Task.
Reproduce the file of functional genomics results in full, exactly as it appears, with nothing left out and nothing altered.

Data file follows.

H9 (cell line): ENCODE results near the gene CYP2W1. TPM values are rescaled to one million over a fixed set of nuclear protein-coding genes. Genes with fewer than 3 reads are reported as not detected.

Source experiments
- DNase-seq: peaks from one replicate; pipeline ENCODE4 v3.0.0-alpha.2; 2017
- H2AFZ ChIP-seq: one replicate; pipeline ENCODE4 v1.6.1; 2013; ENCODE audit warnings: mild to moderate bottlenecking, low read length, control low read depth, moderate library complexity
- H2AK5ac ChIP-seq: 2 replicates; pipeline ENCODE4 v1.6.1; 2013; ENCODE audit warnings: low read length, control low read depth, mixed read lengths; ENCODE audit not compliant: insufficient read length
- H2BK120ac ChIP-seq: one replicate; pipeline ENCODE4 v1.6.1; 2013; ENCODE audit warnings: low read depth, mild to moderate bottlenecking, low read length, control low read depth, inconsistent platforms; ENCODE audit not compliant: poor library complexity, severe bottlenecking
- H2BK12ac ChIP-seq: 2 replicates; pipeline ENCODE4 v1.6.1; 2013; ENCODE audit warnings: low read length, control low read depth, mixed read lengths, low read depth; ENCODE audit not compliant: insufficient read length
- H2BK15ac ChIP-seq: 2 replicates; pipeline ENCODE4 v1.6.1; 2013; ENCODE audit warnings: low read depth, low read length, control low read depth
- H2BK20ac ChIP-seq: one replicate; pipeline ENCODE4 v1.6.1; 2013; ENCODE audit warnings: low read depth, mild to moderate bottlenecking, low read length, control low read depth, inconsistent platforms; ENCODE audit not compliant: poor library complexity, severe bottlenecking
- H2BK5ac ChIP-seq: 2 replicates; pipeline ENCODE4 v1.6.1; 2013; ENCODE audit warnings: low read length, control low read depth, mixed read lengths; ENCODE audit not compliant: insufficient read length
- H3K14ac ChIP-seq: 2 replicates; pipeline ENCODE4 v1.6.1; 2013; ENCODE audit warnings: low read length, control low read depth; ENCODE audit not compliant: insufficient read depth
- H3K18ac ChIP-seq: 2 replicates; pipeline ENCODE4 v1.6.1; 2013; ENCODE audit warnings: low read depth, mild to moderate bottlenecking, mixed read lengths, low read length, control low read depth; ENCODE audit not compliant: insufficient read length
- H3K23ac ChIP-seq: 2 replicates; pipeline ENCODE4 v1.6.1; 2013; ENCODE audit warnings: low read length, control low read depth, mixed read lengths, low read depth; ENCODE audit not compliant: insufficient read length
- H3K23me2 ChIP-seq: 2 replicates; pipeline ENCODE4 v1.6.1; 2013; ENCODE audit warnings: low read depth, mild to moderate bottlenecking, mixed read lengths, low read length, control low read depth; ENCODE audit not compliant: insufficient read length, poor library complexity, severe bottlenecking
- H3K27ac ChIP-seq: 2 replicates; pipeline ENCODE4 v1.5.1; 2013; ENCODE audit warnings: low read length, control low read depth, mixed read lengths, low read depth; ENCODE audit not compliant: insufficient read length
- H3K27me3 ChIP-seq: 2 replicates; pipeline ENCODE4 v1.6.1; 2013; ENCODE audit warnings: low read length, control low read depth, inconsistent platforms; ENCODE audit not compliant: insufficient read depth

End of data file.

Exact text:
H9 (cell line): ENCODE results near the gene CYP2W1. TPM values are rescaled to one million over a fixed set of nuclear protein-coding genes. Genes with fewer than 3 reads are reported as not detected.

Source experiments
- DNase-seq: peaks from one replicate; pipeline ENCODE4 v3.0.0-alpha.2; 2017
- H2AFZ ChIP-seq: one replicate; pipeline ENCODE4 v1.6.1; 2013; ENCODE audit warnings: mild to moderate bottlenecking, low read length, control low read depth, moderate library complexity
- H2AK5ac ChIP-seq: 2 replicates; pipeline ENCODE4 v1.6.1; 2013; ENCODE audit warnings: low read length, control low read depth, mixed read lengths; ENCODE audit not compliant: insufficient read length
- H2BK120ac ChIP-seq: one replicate; pipeline ENCODE4 v1.6.1; 2013; ENCODE audit warnings: low read depth, mild to moderate bottlenecking, low read length, control low read depth, inconsistent platforms; ENCODE audit not compliant: poor library complexity, severe bottlenecking
- H2BK12ac ChIP-seq: 2 replicates; pipeline ENCODE4 v1.6.1; 2013; ENCODE audit warnings: low read length, control low read depth, mixed read lengths, low read depth; ENCODE audit not compliant: insufficient read length
- H2BK15ac ChIP-seq: 2 replicates; pipeline ENCODE4 v1.6.1; 2013; ENCODE audit warnings: low read depth, low read length, control low read depth
- H2BK20ac ChIP-seq: one replicate; pipeline ENCODE4 v1.6.1; 2013; ENCODE audit warnings: low read depth, mild to moderate bottlenecking, low read length, control low read depth, inconsistent platforms; ENCODE audit not compliant: poor library complexity, severe bottlenecking
- H2BK5ac ChIP-seq: 2 replicates; pipeline ENCODE4 v1.6.1; 2013; ENCODE audit warnings: low read length, control low read depth, mixed read lengths; ENCODE audit not compliant: insufficient read length
- H3K14ac ChIP-seq: 2 replicates; pipeline ENCODE4 v1.6.1; 2013; ENCODE audit warnings: low read length, control low read depth; ENCODE audit not compliant: insufficient read depth
- H3K18ac ChIP-seq: 2 replicates; pipeline ENCODE4 v1.6.1; 2013; ENCODE audit warnings: low read depth, mild to moderate bottlenecking, mixed read lengths, low read length, control low read depth; ENCODE audit not compliant: insufficient read length
- H3K23ac ChIP-seq: 2 replicates; pipeline ENCODE4 v1.6.1; 2013; ENCODE audit warnings: low read length, control low read depth, mixed read lengths, low read depth; ENCODE audit not compliant: insufficient read length
- H3K23me2 ChIP-seq: 2 replicates; pipeline ENCODE4 v1.6.1; 2013; ENCODE audit warnings: low read depth, mild to moderate bottlenecking, mixed read lengths, low read length, control low read depth; ENCODE audit not compliant: insufficient read length, poor library complexity, severe bottlenecking
- H3K27ac ChIP-seq: 2 replicates; pipeline ENCODE4 v1.5.1; 2013; ENCODE audit warnings: low read length, control low read depth, mixed read lengths, low read depth; ENCODE audit not compliant: insufficient read length
- H3K27me3 ChIP-seq: 2 replicates; pipeline ENCODE4 v1.6.1; 2013; ENCODE audit warnings: low read length, control low read depth, inconsistent platforms; ENCODE audit not compliant: insufficient read depth